Many CalPERS agencies hire CalPERS retirees for limited post-retirement work to help with overflow or special projects. Often times, these retirees are the agency’s former employees who are familiar with the agency and the work to be performed. CalPERS can review these arrangements and determine that the retiree was engaging in unlawful post-retirement work either during the retiree’s appointment or years after the retiree’s post-retirement work ended. If CalPERS determines that there is a violation, then CalPERS will send a letter to both the agency and the retiree of its determination and require that the retiree give back all the pension payments collected during the period of post-retirement work for up to three years of retroactive payments. We have seen seemingly minor violations result in demands for repayment for hundreds of thousands of dollars!
But Can’t We Employ Retired Annuitants?
Yes, CalPERS agencies can employ CalPERS retired annuitants. However, the general rule is that a CalPERS retiree needs to be reinstated back into CalPERS membership, i.e., “unretire,” unless they qualify for an exception. We typically see post-retirement work violations in this context when agencies do not strictly comply with the exception requirements. For example, a retiree may be paid an hourly rate higher than what was allowed under a publicly available pay schedule for an employee performing similar duties, received benefits in addition to an hourly rate, or performed work that suggests the retiree is filling a vacant position. For a more detailed on these exceptions, please see our previous blog post here.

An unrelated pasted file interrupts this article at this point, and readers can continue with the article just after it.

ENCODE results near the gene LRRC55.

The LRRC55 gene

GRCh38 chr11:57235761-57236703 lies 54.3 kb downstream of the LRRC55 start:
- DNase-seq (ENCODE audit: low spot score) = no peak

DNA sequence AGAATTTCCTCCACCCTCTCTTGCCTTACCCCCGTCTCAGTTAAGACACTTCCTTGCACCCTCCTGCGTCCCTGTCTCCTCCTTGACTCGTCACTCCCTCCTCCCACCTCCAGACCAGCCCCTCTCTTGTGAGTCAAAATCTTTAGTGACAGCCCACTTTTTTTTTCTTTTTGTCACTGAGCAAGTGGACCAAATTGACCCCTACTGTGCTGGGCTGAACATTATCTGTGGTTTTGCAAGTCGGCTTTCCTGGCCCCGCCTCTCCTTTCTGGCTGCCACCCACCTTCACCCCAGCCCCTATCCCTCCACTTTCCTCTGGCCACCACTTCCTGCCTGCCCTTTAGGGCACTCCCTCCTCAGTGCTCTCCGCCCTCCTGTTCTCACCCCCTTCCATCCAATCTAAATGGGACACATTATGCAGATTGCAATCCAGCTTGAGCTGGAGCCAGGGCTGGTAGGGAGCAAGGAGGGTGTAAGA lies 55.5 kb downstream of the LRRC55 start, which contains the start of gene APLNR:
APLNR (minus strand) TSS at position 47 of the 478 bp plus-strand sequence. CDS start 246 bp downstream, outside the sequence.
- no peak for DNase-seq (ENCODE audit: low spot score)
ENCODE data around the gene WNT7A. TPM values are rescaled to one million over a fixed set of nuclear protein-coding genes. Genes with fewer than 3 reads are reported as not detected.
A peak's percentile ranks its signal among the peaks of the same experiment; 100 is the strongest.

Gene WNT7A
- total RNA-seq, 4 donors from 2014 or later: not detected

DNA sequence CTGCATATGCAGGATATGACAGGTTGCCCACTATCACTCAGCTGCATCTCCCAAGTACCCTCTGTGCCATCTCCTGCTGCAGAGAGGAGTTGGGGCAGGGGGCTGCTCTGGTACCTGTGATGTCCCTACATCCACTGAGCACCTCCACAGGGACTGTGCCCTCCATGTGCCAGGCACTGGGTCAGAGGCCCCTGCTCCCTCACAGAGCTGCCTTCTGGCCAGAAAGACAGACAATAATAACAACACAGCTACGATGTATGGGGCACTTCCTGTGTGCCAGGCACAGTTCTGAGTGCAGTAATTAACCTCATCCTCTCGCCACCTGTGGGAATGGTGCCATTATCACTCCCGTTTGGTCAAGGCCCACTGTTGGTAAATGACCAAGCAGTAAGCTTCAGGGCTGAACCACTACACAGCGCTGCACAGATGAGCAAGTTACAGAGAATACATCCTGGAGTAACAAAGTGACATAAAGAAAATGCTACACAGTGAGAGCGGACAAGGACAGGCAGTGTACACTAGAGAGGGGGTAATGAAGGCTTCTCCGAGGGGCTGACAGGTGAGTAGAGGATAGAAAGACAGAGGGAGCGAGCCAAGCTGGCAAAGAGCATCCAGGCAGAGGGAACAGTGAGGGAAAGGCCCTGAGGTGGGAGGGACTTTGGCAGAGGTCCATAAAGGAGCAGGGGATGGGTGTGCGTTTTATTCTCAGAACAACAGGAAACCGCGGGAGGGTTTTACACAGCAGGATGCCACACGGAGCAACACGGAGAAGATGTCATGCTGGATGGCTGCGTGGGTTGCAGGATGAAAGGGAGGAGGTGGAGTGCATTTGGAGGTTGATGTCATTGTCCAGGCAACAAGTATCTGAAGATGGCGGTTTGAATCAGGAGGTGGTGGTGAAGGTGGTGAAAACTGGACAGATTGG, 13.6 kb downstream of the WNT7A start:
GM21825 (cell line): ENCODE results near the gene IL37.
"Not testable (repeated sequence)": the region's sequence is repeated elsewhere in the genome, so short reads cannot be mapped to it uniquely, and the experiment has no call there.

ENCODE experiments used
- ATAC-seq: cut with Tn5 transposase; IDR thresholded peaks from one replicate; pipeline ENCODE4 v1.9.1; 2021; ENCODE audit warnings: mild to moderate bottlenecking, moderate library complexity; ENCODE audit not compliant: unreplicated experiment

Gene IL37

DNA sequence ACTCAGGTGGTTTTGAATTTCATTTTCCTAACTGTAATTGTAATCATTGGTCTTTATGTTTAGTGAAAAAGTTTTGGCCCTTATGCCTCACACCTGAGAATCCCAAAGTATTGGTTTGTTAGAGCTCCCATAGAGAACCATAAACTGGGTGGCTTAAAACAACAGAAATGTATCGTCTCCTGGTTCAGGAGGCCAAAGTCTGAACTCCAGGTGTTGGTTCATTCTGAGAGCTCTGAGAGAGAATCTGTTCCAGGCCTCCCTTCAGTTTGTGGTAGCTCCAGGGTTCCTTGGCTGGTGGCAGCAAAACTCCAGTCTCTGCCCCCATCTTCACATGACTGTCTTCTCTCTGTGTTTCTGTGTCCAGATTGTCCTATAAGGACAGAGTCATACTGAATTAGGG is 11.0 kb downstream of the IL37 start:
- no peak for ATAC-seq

But What if the Retiree is an Independent Contractor?
There is nothing that prohibits a CalPERS agency from obtaining the services of an independent contractor who also happens to be a CalPERS retiree. However, simply labeling someone as an “independent contractor” will not be sufficient to make it so. CalPERS will look at various factors, such as where the person works physically, whether the person wears a uniform, whether the person has an agency email, etc. The most important factor, however, is whether the agency controls the manner and means of how the individual performs the services. In cases where a retiree is misclassified as an “independent contractor,” CalPERS may find a violation of post-retirement work. For more details on whether an “independent contractor” may be misclassified, please see our previous blog post here.
What Are the Consequences?
If CalPERS finds a violation of post-retirement work, there are major consequences, for both the retiree and the agency. CalPERS will retroactively reinstate the retiree back into CalPERS membership as of the effective date of when he or she began the unlawful post-retirement work, with a three-year limit. Employers will then be liable for employer contributions and possibly employee contributions for any of the wages paid for the unlawful post-retirement work. In addition, CalPERS can assess administrative penalties against the employer for its efforts to resolve the issue (e.g., accounting or payroll consultants).
For retirees, on the other hand, CalPERS will demand that the retiree pay back up to three years of retirement benefit payments, or the length of the unlawful post-retirement work, whichever is shorter. So, for example, if a retiree has been engaged in unlawful post-retirement work for three years, CalPERS will demand that the retiree pay back all three years of pension payments. In addition, CalPERS can assess employee contributions on the unlawful post-retirement work earnings and administrative penalties. CalPERS can also reduce future pension payments from the retiree in order to recover these “overpayments.”
What Should We do if CalPERS Notifies Us of a Post-Retirement Work Violation?
We recommend you contact legal counsel and get advice on how to respond to CalPERS. The employer has a right to appeal CalPERS’ determination before an Administrative Law Judge (ALJ) with the California Office of Administrative Hearings (OAH).
LCW has a team of experts throughout California who have successfully represented employers against CalPERS before OAH on these matters. Each case is different, so each must be analyzed on its own facts to determine the best course of action.
If you would like to learn more about this topic, please view our webinars on-demand: